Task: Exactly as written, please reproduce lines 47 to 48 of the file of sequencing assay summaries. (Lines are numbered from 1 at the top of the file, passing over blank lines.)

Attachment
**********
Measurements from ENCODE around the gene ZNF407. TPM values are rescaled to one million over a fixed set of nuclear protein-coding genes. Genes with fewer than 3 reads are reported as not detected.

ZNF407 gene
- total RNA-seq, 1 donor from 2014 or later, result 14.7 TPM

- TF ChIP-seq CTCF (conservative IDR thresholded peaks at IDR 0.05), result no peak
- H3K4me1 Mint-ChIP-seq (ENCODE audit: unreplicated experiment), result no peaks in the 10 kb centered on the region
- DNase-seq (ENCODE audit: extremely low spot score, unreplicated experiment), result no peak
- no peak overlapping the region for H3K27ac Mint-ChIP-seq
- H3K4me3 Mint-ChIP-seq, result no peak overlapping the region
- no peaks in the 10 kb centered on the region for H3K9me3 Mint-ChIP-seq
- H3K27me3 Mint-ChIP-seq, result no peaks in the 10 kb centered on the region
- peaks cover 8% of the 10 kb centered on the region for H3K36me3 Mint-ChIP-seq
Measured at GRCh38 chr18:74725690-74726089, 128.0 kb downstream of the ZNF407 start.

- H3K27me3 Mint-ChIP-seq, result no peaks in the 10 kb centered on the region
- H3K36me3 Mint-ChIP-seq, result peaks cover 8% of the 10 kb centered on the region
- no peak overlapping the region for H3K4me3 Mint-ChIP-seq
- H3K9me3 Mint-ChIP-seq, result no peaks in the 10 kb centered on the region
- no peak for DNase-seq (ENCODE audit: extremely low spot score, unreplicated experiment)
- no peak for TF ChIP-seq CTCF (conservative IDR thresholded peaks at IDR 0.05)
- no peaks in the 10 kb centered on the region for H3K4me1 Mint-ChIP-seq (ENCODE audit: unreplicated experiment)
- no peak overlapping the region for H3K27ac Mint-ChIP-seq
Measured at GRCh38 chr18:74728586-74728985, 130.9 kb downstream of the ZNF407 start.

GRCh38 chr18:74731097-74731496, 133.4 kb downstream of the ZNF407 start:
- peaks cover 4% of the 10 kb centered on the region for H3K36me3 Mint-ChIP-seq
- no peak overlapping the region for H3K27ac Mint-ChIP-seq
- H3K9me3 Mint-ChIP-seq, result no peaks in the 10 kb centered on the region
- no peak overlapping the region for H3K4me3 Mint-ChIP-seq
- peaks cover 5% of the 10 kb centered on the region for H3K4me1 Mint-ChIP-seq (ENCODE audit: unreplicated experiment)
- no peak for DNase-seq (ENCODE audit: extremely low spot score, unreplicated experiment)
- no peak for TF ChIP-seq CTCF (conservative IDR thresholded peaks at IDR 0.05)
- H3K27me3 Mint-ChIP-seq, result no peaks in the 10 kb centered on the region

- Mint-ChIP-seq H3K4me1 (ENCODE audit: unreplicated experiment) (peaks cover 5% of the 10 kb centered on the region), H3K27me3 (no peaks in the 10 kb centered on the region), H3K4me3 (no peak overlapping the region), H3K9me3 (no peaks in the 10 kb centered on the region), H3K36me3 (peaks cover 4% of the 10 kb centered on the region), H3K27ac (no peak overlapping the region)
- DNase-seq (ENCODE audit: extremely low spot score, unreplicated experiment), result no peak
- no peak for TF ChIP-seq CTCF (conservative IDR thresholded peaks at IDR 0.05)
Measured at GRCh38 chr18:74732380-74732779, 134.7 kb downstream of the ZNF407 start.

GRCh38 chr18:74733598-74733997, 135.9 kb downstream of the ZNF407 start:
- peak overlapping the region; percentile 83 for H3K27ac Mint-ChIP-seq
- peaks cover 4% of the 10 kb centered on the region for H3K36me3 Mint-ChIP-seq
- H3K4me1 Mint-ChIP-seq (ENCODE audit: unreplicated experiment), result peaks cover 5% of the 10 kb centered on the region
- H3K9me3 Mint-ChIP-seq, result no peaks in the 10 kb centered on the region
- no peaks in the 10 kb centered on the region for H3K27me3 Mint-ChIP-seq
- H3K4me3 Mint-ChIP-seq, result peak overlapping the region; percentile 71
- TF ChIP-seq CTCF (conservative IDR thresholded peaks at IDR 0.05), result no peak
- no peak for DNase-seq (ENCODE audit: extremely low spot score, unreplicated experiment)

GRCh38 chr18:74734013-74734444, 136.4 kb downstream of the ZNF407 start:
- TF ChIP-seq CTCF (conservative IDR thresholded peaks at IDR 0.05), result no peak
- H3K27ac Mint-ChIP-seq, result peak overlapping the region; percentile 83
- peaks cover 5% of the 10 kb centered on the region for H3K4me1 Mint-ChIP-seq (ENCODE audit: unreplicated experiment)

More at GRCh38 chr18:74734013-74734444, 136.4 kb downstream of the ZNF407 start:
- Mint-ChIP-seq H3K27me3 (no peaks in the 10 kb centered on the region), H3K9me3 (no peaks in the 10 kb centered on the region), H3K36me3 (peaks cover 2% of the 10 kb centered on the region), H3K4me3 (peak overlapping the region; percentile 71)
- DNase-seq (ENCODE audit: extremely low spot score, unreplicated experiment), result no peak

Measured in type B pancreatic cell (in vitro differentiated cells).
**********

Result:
- peaks cover 5% of the 10 kb centered on the region for H3K4me1 Mint-ChIP-seq (ENCODE audit: unreplicated experiment)

More at GRCh38 chr18:74734013-74734444, 136.4 kb downstream of the ZNF407 start: